This week on the podcast, the Geeks discussed what is and isn’t a geek property.
Now, I don’t want to cast aspersions over other people’s interests and definitions. I did not think Rainbow Rowell’s Fangirl was a geek book. I wasn’t even convinced the main character was a geek character. A fan? Sure. No question. A geek? I didn’t think so. Why? I’ll expand on this a bit after the cut.
OK, I reviewed this book weeks before the podcast covered it. At the time, I gave it a good review all told. Seven out of ten was my final verdict. I truly believed that Cath was a fan, and a friend of mine did say it could have been her own freshman year of college. But was Cath a geek? I argued no, saying her interests didn’t seem broad enough to be a geek girl.
In fact, what was Cath’s interest? A romantic relationship between two characters that did not exist in the source material she loved. The characters were both in the world she loved, both had something to do with each other, but the romantic thing, possibly even a sexual thing, was totally absent from the “official” world of Simon Snow. It existed solely in the world of fanfic.
For the record, I don’t object to fanfic. I did some of my own once upon a time, the same way Watson did. Like Cath, it was there mostly for the entertainment of the group we were writing for, and gave everyone a chance to stretch some creative muscles with someone else’s intellectual property. Legally, we were well aware what we were doing wasn’t kosher. We didn’t even really share it outside our small group, truth be told. Fanfiction, I am told, stretches back well before the Internet, so it’s not going anywhere at any rate.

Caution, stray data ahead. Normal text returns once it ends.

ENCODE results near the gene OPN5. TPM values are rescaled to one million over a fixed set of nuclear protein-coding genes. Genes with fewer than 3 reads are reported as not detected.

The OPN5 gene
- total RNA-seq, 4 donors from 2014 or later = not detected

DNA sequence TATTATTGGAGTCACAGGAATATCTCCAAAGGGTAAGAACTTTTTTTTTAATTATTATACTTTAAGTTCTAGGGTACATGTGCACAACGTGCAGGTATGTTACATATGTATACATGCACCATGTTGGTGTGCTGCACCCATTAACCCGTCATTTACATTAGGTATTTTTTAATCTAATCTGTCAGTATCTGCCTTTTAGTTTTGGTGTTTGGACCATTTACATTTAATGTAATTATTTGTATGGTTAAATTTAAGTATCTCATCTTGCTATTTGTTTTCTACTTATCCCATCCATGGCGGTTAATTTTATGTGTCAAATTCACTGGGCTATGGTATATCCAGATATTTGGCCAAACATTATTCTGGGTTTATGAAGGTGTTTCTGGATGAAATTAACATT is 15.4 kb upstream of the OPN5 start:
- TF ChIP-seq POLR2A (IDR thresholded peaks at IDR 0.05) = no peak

But, as a teacher, I will say Cath’s professor was 100% right to fail that paper. Cath was being lazy intellectually. I’d have failed her too. Handing in a paper for a class is roughly the same as doing something professionally. She may not be getting paid money for that paper assignment, but she is getting paid in a grade. And if the class is, you know, creative writing, then even using a few elements from someone else’s work is not as creative as it should be. I mean, Cath didn’t even write a new story for that assignment. She just handed in an old one.
I’m getting off-track. Why did I not see Cath as a geek?
Well, for much the same reason I don’t see Twilight fangirls (and their mothers who should know better) as geeks. They aren’t invested in the geek aspects of Twilight. Technically there are some geek aspects. Technically. These fans are more invested in the half-assed romance between Bella and every resident of that town she lives in. Seriously, that town goes out of its way for Bella. Bella is a special snowflake. A special, particularly bland snowflake that would be beige instead of white.
Romance in fiction, no matter what kind, isn’t particularly geeky. That would be in my mind because just about every movie or TV show out there will throw some in at some point, if only to make lonely men in shirt sleeves leaning out of windows feel worse about themselves.
That T.S. Eliot reference in the previous sentence that only I probably caught? That’s probably geeky.
But getting back to Cath: is she at all interested in how the series overall will end? Eh, not really. She’s invested in the relationship that only exists in the fanfiction. The author of the Simon Snow series doesn’t acknowledge it. What little we see of the real Simon Snow books suggests a more standard romantic relationship for the chosen one male protagonist with a female classmate. Oh, and a love triangle because that Baz guy likes her too.